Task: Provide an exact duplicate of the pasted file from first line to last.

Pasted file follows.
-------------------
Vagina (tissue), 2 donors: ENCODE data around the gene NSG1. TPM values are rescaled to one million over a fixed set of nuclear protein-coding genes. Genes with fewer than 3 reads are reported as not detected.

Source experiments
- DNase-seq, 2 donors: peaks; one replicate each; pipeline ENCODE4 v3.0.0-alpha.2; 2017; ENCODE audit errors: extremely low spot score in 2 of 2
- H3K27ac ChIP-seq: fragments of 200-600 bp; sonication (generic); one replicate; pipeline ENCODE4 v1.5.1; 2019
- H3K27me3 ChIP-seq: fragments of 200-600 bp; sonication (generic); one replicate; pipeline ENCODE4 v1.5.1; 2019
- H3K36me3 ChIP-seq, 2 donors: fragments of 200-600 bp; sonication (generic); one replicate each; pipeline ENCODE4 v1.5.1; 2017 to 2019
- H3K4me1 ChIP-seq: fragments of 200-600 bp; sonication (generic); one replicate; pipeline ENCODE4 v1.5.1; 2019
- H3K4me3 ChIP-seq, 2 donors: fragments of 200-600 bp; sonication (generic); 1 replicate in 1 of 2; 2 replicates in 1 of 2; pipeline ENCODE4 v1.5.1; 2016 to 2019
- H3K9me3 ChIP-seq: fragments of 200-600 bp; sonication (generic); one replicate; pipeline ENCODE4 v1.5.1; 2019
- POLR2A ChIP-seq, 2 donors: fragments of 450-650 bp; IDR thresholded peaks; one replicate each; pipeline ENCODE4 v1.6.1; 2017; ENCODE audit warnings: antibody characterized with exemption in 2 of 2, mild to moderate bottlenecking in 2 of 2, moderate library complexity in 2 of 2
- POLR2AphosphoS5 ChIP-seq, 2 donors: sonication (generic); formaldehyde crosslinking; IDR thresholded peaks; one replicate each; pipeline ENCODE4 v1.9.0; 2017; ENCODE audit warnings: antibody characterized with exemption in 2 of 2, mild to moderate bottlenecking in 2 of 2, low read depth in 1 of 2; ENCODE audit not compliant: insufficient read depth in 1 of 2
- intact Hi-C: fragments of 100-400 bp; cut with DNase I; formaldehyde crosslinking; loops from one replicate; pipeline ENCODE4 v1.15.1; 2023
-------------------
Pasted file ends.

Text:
Vagina (tissue), 2 donors: ENCODE data around the gene NSG1. TPM values are rescaled to one million over a fixed set of nuclear protein-coding genes. Genes with fewer than 3 reads are reported as not detected.

Source experiments
- DNase-seq, 2 donors: peaks; one replicate each; pipeline ENCODE4 v3.0.0-alpha.2; 2017; ENCODE audit errors: extremely low spot score in 2 of 2
- H3K27ac ChIP-seq: fragments of 200-600 bp; sonication (generic); one replicate; pipeline ENCODE4 v1.5.1; 2019
- H3K27me3 ChIP-seq: fragments of 200-600 bp; sonication (generic); one replicate; pipeline ENCODE4 v1.5.1; 2019
- H3K36me3 ChIP-seq, 2 donors: fragments of 200-600 bp; sonication (generic); one replicate each; pipeline ENCODE4 v1.5.1; 2017 to 2019
- H3K4me1 ChIP-seq: fragments of 200-600 bp; sonication (generic); one replicate; pipeline ENCODE4 v1.5.1; 2019
- H3K4me3 ChIP-seq, 2 donors: fragments of 200-600 bp; sonication (generic); 1 replicate in 1 of 2; 2 replicates in 1 of 2; pipeline ENCODE4 v1.5.1; 2016 to 2019
- H3K9me3 ChIP-seq: fragments of 200-600 bp; sonication (generic); one replicate; pipeline ENCODE4 v1.5.1; 2019
- POLR2A ChIP-seq, 2 donors: fragments of 450-650 bp; IDR thresholded peaks; one replicate each; pipeline ENCODE4 v1.6.1; 2017; ENCODE audit warnings: antibody characterized with exemption in 2 of 2, mild to moderate bottlenecking in 2 of 2, moderate library complexity in 2 of 2
- POLR2AphosphoS5 ChIP-seq, 2 donors: sonication (generic); formaldehyde crosslinking; IDR thresholded peaks; one replicate each; pipeline ENCODE4 v1.9.0; 2017; ENCODE audit warnings: antibody characterized with exemption in 2 of 2, mild to moderate bottlenecking in 2 of 2, low read depth in 1 of 2; ENCODE audit not compliant: insufficient read depth in 1 of 2
- intact Hi-C: fragments of 100-400 bp; cut with DNase I; formaldehyde crosslinking; loops from one replicate; pipeline ENCODE4 v1.15.1; 2023